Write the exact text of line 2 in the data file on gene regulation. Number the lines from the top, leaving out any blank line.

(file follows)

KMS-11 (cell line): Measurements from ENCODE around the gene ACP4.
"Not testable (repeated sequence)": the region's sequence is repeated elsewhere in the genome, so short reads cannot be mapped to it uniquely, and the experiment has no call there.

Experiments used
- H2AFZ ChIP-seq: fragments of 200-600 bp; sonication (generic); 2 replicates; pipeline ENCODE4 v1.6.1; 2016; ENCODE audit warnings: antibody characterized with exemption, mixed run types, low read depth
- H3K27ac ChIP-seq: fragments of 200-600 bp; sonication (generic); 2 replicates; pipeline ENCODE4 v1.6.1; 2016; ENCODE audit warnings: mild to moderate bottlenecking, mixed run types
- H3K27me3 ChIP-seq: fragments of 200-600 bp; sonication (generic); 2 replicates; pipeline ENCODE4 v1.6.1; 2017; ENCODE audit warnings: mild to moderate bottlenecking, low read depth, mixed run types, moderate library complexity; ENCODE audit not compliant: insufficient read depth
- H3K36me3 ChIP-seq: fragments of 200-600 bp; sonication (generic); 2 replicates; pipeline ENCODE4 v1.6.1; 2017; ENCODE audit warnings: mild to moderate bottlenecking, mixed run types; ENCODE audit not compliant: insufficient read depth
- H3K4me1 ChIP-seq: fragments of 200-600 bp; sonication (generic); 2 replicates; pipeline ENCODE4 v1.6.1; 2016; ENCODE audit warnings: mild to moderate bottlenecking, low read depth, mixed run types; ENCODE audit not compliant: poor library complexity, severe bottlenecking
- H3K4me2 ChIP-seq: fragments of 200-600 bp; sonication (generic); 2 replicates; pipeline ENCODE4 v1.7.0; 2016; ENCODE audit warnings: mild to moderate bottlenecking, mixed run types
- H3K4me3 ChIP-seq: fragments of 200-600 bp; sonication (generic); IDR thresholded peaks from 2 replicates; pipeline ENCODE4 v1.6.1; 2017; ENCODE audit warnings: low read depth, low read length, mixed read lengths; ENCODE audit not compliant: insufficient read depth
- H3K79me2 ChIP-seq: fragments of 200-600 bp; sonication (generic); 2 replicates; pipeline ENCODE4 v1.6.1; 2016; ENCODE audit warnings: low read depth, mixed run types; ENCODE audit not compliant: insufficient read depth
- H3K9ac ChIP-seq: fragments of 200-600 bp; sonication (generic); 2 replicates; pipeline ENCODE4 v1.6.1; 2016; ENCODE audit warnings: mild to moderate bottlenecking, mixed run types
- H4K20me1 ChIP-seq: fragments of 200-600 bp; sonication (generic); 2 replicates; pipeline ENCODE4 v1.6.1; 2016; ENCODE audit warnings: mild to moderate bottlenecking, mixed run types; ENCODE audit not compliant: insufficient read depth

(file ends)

"Not testable (repeated sequence)": the region's sequence is repeated elsewhere in the genome, so short reads cannot be mapped to it uniquely, and the experiment has no call there.